Saturday, June 16, 2007

The Urban Form

Maybe it's because of all the environmentalists; maybe it's because of skyrocketing refined petroleum (er, gasoline) prices; maybe it's because I'm walk, bike, and drive; but I'm starting to look at the city as one giant mechanism for the distribution of physical resources.

I don't see coffeeshops anymore. I see the retail end of a long supply chain originating somewhere in Central America where farmers raise coffee beans. I don't see sidewalks. I see slabs of concrete stretching on endlessly throughout the metropolitan area. Underneath those slabs of concrete are hollow tubes of metal, bringing in H20 (200 gallons a day per person on average in America), carting away sewage (no stats spring to mind on volume). High above the trees are long-distance power transmission lines, bring energy transformed from kinetic (hydroelectric), nuclear (mine deeper!), coal-fired (gas-powered turbines, essentially) sources into electricity to be turned back into thermal (heating) or kinetic (motors) energy. Not to mention highways for bringing in consumables (as well as shipping them out), FAA-regulated airspace (for shipping people and goods longer distances), humans themselves (consuming oxygen and carbon-based matter, exhaling carbon dioxide and other waste), urban parks (turning that CO2 back into O2), and so on.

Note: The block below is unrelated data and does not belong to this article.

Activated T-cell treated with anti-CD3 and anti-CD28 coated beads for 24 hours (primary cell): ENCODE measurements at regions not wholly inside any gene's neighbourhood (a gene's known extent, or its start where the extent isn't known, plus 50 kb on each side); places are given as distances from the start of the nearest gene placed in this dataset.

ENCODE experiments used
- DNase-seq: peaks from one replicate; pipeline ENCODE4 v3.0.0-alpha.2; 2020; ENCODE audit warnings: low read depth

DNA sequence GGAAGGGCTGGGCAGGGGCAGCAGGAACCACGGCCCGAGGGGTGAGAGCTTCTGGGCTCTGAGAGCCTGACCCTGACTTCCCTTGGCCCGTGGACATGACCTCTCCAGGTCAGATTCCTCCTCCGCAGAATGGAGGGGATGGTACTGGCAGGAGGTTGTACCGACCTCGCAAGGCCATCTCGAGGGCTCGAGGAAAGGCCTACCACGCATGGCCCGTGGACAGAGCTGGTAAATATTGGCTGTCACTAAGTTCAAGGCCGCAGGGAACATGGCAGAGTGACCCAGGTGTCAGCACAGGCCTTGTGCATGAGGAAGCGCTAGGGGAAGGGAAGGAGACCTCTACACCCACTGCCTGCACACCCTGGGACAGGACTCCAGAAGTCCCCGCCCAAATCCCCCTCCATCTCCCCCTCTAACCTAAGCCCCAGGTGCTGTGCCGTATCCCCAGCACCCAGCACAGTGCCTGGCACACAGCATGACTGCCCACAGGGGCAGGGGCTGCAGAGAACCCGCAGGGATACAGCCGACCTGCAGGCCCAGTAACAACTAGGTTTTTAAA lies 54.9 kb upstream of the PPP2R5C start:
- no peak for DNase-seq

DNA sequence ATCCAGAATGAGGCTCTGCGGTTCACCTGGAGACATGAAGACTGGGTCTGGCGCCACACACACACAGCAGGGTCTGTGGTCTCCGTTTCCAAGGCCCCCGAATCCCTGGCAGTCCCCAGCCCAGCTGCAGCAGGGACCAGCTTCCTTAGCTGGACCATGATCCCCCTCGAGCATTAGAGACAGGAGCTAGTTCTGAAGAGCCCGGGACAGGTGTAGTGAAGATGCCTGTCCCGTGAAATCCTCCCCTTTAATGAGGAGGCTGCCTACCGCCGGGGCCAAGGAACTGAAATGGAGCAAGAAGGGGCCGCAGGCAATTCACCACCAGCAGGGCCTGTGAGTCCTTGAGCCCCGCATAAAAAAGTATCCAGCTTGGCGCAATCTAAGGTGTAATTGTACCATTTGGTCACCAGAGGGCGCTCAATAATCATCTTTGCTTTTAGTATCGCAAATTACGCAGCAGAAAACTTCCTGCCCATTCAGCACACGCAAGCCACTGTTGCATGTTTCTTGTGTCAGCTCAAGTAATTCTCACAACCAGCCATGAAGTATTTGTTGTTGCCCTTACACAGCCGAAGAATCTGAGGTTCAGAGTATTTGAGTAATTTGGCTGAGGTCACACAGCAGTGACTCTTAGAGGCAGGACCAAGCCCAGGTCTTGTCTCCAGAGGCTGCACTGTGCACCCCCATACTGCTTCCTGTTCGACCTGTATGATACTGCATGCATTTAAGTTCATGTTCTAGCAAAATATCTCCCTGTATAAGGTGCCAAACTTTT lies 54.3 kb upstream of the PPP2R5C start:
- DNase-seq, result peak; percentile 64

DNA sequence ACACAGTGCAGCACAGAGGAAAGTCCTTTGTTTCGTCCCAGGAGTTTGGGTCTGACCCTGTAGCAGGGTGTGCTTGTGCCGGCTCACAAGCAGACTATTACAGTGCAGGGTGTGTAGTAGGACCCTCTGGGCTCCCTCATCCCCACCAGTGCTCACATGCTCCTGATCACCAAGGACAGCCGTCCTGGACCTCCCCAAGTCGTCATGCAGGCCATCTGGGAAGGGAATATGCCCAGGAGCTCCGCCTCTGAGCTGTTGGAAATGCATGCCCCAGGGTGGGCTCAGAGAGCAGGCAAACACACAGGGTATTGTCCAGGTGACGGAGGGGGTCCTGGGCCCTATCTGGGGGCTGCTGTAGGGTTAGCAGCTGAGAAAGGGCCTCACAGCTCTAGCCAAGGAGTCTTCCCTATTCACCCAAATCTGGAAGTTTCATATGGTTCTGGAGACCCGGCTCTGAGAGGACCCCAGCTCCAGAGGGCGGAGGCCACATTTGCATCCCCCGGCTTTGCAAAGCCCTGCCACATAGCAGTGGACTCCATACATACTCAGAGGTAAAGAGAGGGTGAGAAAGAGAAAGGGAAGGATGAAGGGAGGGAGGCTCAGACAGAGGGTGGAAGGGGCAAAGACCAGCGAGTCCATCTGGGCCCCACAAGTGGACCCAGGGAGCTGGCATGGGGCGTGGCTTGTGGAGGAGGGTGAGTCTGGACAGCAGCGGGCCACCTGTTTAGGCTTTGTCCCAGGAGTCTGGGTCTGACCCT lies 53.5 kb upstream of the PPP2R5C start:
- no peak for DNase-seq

Is the city particularly well-suited to the distribution of resources for a population? Indeed it is. Because humans live more densely in a city, the physical distance over which a resource must be transmitted prior to its use is shorter. The overall scale of a city's demands ensures that incoming pipelines for resources are huge (think about those electrical transmission lines again).


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